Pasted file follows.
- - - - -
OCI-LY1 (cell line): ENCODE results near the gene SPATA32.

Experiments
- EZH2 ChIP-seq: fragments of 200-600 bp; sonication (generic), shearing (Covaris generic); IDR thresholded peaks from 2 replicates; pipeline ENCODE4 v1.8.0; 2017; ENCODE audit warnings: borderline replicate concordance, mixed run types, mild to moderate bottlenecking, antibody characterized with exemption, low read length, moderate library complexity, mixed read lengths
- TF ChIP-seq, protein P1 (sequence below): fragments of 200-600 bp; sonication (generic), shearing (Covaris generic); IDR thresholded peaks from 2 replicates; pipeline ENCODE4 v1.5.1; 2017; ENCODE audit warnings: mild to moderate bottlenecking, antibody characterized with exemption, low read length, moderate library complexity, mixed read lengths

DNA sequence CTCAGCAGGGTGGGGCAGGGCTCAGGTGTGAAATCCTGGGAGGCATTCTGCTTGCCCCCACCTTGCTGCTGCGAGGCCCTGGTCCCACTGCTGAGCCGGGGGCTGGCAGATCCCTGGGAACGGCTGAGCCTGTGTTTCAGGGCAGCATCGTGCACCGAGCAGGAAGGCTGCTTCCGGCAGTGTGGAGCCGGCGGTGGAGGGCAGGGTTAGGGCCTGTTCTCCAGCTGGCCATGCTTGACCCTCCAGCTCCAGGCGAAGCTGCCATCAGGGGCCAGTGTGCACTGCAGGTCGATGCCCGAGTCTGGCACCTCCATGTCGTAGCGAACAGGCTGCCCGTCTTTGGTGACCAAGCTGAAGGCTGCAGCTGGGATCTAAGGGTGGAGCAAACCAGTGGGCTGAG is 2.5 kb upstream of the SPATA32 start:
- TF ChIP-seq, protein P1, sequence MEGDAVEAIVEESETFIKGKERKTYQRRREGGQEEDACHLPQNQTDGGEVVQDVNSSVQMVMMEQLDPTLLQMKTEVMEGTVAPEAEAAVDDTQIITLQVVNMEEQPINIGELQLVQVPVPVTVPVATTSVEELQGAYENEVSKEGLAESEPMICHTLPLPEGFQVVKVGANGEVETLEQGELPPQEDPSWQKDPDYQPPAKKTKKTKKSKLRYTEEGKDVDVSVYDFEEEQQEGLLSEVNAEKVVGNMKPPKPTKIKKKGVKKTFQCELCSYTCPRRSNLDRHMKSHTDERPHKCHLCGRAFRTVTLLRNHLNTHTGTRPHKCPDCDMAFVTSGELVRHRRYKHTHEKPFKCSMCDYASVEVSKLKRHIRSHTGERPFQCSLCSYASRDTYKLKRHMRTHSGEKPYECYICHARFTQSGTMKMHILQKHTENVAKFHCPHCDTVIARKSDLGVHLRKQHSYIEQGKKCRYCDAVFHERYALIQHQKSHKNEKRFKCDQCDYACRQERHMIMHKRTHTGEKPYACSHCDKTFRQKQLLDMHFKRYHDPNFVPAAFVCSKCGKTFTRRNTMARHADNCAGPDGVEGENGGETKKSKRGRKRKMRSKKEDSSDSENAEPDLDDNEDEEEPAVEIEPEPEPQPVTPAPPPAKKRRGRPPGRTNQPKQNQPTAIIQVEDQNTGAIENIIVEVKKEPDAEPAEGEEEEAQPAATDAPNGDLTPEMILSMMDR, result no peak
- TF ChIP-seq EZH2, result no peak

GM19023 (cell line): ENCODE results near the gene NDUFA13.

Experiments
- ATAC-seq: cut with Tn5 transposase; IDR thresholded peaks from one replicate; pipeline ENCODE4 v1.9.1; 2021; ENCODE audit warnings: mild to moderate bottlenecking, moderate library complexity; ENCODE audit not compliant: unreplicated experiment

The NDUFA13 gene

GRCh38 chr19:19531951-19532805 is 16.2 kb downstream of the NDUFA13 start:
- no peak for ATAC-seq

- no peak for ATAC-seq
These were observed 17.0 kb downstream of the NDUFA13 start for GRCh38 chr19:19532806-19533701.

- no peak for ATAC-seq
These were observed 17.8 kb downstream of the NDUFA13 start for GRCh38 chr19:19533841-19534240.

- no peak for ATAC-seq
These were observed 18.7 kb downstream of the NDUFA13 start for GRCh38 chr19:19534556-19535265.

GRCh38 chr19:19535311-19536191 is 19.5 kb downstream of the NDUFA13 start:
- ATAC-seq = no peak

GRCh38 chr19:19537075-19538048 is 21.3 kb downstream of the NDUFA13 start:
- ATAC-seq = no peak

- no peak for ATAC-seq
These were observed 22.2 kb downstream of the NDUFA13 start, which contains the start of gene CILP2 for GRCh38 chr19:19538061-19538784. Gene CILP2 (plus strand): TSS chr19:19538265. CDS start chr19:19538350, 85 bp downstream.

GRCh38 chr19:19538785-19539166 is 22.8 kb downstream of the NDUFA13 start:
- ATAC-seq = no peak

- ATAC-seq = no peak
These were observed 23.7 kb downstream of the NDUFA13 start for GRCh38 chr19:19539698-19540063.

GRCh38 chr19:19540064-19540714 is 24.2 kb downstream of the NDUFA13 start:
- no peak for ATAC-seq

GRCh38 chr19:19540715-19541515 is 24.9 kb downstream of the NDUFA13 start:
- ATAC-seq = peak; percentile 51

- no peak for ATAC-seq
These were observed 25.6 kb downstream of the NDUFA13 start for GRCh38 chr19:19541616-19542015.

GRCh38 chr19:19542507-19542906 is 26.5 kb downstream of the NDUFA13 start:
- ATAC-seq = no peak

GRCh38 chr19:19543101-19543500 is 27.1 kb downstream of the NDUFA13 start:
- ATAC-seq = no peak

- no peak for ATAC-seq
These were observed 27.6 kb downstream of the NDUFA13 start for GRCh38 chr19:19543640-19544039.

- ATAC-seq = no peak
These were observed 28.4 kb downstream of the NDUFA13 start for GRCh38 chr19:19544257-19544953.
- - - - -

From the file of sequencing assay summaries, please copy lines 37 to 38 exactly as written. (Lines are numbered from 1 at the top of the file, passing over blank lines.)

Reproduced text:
- ATAC-seq = no peak

GRCh38 chr19:19543101-19543500 is 27.1 kb downstream of the NDUFA13 start: